People do pilgrimages for a variety of reasons. Some go for the adventure, some for the tradition. There are those who have religious reasons and some with no religious connection at all. There are as many reasons, more reasons even than there are pilgrims doing the walking. Some walk, some ride bikes. Others use public transportation all the way to the destination itself. I have a whole passel of reasons I want to do it. 1) I like to pick adventures that challenge me and are epic…to me. 2) I love the ceremony and tradition of the Catholic Church and want to further get back to my Catholic roots. 3) I have neglected my spiritual side for some time and want to reconnect with it. 4) I want to walk more days than I would have had I not flown out from Base Camp in 2012.
When I was in Nepal, I had my first experience walking day after day
mostly alone (aside from my wonderful Sherpa, Mane who spoke little to no English). It was a wonderful experience, no noise but the sound of my boots to the trail, the wind coming down off the highest mountain on the planet, and the slow, ambling ring of yak bells. The Camino, as most people refer to the Camino de Santiago, will be a mixture of that isolation of Everest; the tea houses of Everest will be somewhat like the villages and Abrugues at the end of the days, and then the culmination at a place I really, really want to see. In the Trek it was Base Camp and sleeping on the Khumbu Glacier. Here it will be the cathedral, the mass, and the thought that the relics of an Apostle just might be there.
I do not pretend to have all the answers. Some would think it silly to flay from Las Vegas all the way to Madrid just to take a bus to Leon and then walk 200 miles. Others think it is sacrilege not to do that. So to each their own. I am excited by the fact that in my 50’s I can continue to battle through health issues and creeping up in years by planning meaningful life adventures for myself. But I also invite all of my friends, with all of their various positions and opinions to follow
along with me. It is 23 months before I set out. And in the mean time I have big things to do: a little knee replacement in April, a couple trips to the top of Mount Charleston, Half dome, maybe another run through the Narrows, a hike to the bottom of the Grand Canyon and back, lots of 5ks, 10ks and half marathons and just a bunch of training. This thing is more internal than external. I read all the time that the walk is very transformative. I felt that in Everest. Look hard enough at the things you do and you can learn new things about yourself.
After returning from Peru, having not been physically able to do the hike I really wanted to do was demoralizing. I felt I had failed. As much fun as I had, and as wonderful Julio made all of my alternative sites and walks, the simple fact remained that I.Did.Not.Do.The.Inka.Trail. Period. The weight I carried was too much. And I don’t mean the pack.
As 2014 rolled into 2015 nothing much changed. I went through the usual holiday activities and started the new year dedicated to 12 5k walks in 12 months.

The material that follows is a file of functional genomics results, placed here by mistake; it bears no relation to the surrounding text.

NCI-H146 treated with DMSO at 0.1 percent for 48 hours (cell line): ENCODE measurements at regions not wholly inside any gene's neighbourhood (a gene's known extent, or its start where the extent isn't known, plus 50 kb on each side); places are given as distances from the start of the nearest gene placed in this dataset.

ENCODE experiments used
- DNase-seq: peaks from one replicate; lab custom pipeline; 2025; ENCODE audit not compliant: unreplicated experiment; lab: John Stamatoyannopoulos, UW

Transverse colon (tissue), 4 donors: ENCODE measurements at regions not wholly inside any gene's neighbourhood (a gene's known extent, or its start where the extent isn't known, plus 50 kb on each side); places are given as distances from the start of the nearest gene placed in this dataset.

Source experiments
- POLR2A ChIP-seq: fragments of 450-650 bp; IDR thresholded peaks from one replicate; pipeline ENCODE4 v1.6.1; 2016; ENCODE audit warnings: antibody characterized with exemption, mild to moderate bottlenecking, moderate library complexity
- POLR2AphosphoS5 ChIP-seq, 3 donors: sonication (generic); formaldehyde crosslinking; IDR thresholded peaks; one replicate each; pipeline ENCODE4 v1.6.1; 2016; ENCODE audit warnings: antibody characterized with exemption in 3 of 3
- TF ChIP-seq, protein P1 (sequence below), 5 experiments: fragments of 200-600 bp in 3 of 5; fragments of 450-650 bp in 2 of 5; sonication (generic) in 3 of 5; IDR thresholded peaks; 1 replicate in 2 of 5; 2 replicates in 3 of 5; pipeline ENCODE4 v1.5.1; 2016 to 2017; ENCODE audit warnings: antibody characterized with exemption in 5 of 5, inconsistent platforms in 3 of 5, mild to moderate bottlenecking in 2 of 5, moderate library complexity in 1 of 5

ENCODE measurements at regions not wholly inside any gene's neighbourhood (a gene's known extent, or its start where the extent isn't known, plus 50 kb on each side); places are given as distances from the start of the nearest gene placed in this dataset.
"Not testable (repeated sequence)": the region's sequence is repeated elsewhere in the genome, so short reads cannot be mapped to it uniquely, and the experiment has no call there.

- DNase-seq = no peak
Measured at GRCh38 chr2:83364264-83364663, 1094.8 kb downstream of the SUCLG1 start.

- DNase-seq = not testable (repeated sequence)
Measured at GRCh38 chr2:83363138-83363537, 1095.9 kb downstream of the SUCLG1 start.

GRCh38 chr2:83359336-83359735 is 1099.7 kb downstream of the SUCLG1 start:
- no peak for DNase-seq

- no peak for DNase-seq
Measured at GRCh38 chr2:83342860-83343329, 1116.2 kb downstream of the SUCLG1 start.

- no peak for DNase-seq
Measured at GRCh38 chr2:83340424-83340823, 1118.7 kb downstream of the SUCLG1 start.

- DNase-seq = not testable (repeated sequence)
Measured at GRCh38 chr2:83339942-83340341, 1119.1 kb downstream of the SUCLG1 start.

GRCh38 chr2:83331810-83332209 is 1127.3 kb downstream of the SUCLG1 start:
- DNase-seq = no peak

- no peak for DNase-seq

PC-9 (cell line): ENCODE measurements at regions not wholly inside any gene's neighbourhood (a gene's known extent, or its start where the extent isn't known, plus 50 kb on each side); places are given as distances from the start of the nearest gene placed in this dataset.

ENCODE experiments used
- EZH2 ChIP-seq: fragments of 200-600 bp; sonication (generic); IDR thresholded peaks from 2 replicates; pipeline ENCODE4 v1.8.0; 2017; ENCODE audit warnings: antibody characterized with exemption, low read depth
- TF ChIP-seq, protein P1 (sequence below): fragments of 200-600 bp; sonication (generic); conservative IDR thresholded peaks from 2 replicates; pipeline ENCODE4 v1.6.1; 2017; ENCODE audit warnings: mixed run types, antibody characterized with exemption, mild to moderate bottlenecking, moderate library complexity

They were to be place markers to measure progress between each one. As I headed off to Washington DC for work, I squeezed my May 5k in by doing a selfie stick photo walk through Georgetown and the National Mall. It was great. The business trip I was on was jam packed with walking. I was logging about 17,000 steps a day and I thought “what a way to launch myself forward!”
On June 3 we were taking meetings all over Capitol Hill. We had the Capitol, a meeting with the U.S. Supreme Court Clerk, a meeting at the Senate with Kelli Ayote, and a meeting at the DOJ with Deputy Attorney General Sally Bates. As the day wore on my left knee began to have a feeling as though it were ripping. It worsened. It held me back the remainder of the trip.
June, July, and August there would be no 5ks. As a matter of fact, an MRI revealed a tear in the meniscus. August 27th the knee was scoped and cleaned up. A lot. Left behind was a janky ACL that had been repaired in 1988 and what looked like a shag carpet of arthritis with intermittent bone on bone.
Some friends and I had already started on planning a 2017 walk on el Camino de Santiago de Compostela. I had a Spanish class under way and the walking goal was to go from Leon to Santiago de Compastela. That is 200 miles. And instead of beginning my my goal of over 100lbs. Weight loss with a “good as sorta 54 year old new” knee, I am starting knowing that at sometime between now and September 2017, I will likely need to ink in a total knee replacement. Ugh.
As I lie on my couch with the pups feeling sorry for myself, I decided to watch Walking the Camino: Six Ways to Santiago. I learned about it on the American Pilgrims on the Camino Facebook page. I “met” one of the co-producers there named Annie O’Neil. In watching the pilgrims struggle for their own individual reasons, I was particularly drawn to Annie’s walk. Maybe at first because I was at least familiar with her now. But seeing a normal sized person become nearly debilitated by sever knee conditions, yet for her to push through with no complaints was insuring and redemptive. I no longer felt ashamed of myself for Peru. Instead I felt my biggest failure was not in missing the trail……it was in missing the lesson.
I have a plan now. I always do, but I can only have hope and faith that this time, I can do it. That this time I can keep a promise to myself for all the right reasons.